Impressions of the 6th India Art Fair 2014 in New Delhi, India
You stand wondering when you look at a black Buddha at the centre of a twenty foot circle, sitting in deep meditation surrounded by very colourful textiles, stickers, glass beads and toys used on a canvas and wood panels. Such serenity amidst such kitsch! This huge artwork dazzles you in the middle of a tent at the Sixth India Art Fair in New Delhi.
Staggering with image overload, it shows the influence of mass media, pop culture, architecture, environment and landscapes of East and West. The artist from Beijing says this work shows the swift change of China’s social system. It is also a satire on Asia’s fast evolving social, financial, environmental and technological systems. Bang in the middle of these shops selling art books, art materials, art magazines, costume jewellery and refreshment stalls with tea, coffee and snacks, this art expression was created Yo Hongxing, a Chinese artist, and is titled, ‘If you meet Buddha on the road, kill him’.
At the entrance to this hall was a ten-foot high head of a baby Chintu or Smart Alec called Iconic Shrine Lost Soul. With its mouth open and shining big blue eyes, its chrome yellow face is covered by many images that change as one goes around it. The artist, Chintan Upadhyay, claims it is the lost head of Ganesha before it was cut off by his father, Shiva, and later replaced with an elephant’s head. The huge fibreglass head has traditional Shekhwati art-form images from Rajasthan. Intrigued, many visitors wanted to have their photo taken with this enigmatic, cute baby (as I did).
Indian art has come of age with her artists arriving on world stage, selling their artworks for millions of dollars and organising a world-class Indian Art Fair in New Delhi. The art at this event displayed humour, satire, quirkiness and, of course, imagination.
On entering the main hall, an exhibit showed Mahatma Gandhi sitting before a circular Coca Cola logo and painted on a stack of Coca Cola crates, the Mahatma was shown working on his spinning wheel. Another such exhibit showed the Dalai Lama’s face painted on these crates. A mobile sculpture by L. N. Tallur showed the mid-life crisis of a stone-faced man squatting in front of a spinning car tyre smeared with mud splattered all over her and on her face. It was titled Path Finder! Here was the rat race offering a humorous version for the spiritual seeker. In all her glory, the Hindu Goddess Saraswati was shown painted sitting atop a rubber duck! A clothes line had some garments hung to dry but the twist was all the garments were made of small, shiny steel balls!
An off-beat exhibit was a desktop computer cut in half and its screen showing a newscast that stopped visitors in their tracks! A golden deer about six-foot high caught the eyes of every passerby reminding them about the style of Damien Hirst. One visitor remarked, “Is this the deer that Sita wanted in Ramayana?” A curved mirror with a huge garland reflected distorted faces of everyone who looked at it. No wonder many people captured their crazy ‘selfies’! A similar exhibit was a mirror that showed your face upside down…
Around 100,000 visitors admired the works of Indian artists and were also surprised by works of Pablo Picasso, Marc Chagall, Andy Warhol and Andre Masson on display. Renowned Indian painters like M. F. Husain, Jamini Roy, S. H. Raza, Dayanita Singh, L.N.Tallur, Anindita Dutta and Rajorshi Gosh and F. N. Souza, sculptures by Anish Kapoor and Subodh Gupta attracted his attention. The fair showcased over 3,000 works by 1,000 artists by 81 exhibitors across the globe, and attracted around 100,000 collectors, art lovers and critics from all over India and abroad. Major art auctioneers, Christie’s, a sponsor of this fair, and Sotheby’s were also involved.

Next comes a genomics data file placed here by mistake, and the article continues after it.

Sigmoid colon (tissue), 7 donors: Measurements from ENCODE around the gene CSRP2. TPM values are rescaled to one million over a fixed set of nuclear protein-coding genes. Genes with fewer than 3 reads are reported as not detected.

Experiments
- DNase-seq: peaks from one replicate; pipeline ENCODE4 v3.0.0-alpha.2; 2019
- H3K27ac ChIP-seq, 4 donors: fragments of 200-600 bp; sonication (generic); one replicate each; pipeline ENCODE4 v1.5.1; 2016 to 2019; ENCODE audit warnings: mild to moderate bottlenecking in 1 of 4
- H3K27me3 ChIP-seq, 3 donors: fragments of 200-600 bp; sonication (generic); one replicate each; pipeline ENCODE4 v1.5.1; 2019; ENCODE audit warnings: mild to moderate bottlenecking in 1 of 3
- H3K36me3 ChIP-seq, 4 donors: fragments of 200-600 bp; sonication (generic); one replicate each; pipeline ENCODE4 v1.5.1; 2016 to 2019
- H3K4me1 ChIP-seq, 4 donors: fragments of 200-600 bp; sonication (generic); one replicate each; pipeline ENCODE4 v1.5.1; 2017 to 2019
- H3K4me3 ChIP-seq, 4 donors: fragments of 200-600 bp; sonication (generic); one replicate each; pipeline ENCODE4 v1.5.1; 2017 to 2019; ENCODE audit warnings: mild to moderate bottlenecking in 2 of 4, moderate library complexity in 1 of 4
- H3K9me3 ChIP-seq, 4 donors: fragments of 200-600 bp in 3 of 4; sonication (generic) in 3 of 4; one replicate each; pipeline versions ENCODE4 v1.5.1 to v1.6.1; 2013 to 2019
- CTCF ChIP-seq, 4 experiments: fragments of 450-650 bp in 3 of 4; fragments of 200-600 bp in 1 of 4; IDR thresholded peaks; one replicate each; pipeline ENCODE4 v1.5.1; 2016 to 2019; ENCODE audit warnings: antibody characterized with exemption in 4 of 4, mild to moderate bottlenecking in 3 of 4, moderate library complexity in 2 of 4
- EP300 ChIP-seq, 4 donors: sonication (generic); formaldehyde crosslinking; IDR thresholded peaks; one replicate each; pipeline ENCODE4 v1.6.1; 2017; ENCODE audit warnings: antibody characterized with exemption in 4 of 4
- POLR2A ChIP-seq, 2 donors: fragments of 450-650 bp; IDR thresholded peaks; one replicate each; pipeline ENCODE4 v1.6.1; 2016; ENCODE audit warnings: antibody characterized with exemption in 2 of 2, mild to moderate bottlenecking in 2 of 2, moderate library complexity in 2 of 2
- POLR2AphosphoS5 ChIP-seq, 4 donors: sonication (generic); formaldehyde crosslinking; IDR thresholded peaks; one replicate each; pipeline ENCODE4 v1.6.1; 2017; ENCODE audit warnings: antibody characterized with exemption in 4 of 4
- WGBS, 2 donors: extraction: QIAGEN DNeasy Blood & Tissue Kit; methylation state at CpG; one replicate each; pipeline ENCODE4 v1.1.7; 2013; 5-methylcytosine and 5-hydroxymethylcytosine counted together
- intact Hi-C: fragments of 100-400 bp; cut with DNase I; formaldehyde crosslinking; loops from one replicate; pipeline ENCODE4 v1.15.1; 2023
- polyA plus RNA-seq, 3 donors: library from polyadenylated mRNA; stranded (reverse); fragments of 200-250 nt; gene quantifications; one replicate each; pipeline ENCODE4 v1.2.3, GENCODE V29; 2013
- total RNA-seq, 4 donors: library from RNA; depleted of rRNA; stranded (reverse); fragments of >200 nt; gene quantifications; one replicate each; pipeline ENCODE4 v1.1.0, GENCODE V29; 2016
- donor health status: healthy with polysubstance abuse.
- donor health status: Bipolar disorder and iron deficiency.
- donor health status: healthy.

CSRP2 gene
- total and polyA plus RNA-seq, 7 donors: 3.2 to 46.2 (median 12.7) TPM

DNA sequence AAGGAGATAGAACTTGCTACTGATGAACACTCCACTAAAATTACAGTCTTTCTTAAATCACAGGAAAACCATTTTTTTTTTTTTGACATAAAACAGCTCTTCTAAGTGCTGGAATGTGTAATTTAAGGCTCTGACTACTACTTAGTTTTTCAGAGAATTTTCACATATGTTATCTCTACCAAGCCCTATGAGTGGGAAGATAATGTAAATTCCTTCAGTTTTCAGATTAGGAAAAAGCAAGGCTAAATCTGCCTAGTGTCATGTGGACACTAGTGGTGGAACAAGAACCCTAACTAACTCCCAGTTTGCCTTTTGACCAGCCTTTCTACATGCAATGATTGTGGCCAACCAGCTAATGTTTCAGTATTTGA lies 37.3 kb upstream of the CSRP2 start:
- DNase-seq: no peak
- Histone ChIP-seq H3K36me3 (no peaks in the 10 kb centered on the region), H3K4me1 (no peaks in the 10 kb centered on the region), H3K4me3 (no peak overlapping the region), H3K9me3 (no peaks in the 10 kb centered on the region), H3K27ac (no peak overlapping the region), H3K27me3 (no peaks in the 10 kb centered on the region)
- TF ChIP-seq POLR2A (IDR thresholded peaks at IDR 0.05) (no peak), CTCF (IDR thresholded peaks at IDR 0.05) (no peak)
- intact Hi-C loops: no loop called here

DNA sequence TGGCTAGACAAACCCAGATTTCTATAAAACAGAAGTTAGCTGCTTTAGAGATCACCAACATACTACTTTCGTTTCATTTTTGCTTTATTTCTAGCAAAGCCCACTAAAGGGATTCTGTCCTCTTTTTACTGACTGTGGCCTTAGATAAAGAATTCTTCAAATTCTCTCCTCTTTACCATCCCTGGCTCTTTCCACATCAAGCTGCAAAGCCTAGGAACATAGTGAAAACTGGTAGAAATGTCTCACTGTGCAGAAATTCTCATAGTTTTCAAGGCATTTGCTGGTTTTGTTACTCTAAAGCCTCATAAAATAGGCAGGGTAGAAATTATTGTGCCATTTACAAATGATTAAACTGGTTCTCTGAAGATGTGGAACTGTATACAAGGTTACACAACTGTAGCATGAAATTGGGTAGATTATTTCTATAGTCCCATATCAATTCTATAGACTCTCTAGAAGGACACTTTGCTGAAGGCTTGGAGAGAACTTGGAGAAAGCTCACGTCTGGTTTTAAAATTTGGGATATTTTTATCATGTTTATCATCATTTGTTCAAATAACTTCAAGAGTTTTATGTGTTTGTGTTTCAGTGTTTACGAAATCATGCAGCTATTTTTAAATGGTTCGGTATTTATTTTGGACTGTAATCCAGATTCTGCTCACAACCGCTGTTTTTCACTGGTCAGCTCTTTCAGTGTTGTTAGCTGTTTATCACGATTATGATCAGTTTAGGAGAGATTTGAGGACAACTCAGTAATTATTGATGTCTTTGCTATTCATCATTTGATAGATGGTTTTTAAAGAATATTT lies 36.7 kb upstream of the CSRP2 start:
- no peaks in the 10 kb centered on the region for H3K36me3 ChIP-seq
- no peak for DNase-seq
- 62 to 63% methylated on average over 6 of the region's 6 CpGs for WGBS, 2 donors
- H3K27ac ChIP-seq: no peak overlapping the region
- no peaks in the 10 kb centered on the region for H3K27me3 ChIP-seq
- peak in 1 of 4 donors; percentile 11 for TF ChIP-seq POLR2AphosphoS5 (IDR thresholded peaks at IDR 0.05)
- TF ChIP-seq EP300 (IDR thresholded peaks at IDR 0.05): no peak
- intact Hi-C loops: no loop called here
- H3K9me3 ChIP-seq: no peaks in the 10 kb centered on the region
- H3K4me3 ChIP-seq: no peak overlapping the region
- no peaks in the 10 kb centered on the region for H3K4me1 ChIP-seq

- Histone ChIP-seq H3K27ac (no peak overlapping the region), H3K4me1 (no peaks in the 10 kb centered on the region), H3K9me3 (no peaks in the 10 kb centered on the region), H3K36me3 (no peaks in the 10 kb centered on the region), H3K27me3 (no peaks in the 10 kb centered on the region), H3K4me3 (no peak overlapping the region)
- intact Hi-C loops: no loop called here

Other art events are also timed with this fair. The National Gallery of m Modern Art in New Delhi opened an exhibition of renowned artist Amrita Sher Gill’s definitive works; Sotheby’s held a reception to showcase paintings for their forthcoming auction in London; and many Indian artists held their own shows.
Subodh Gupta’s Aura was a ceiling-high sculpture made from stainless steel utensils illuminated with a great many tube lights in a big jumble. The light created an illusion that foreshadows the emptiness of things – big and small. The stainless steel utensils with their towering presence are placed in perspective by the strong white light and the illuminated illusion conveys the make-believe prosperity of the new middle class. “Seems like the loft of a utensil shop,” commented a visitor.
Surprisingly, the director of this humungous exhibition is a young lady from Delhi, Neha Kirpal. The story goes that in 2008 she visited London while working for a PR and event management firm. She was awed by London’s phenomenal feverish art scene with 9,000 galleries. She wondered, Why not have an art fair for Delhi?
During a flight, she wrote the business plan on the back of an airsickness bag, got off the plane and convinced her employers to loan her ten million Rupees to create the Art Summit with the first show in 2008.
The fair is judged by the calibre of the visitors. Before it is inaugurated, receptions are held for collectors and foreign visitors. During the four-day event, buyers, VIP visitors and art aficionados are allowed and the fair is open to the public after lunch. The entry fee was high at Rs. 300 (about US$ 5) per person, although art students payed a much lower amount. Going round the fair, you could see elegantly dressed people talking art in soft tones and keenly admiring the art on display. The three main halls have their own cafes and meeting places and public seating for those get tired. It is all very sophisticated, unlike most Indian public events. And what a treat for the eyes!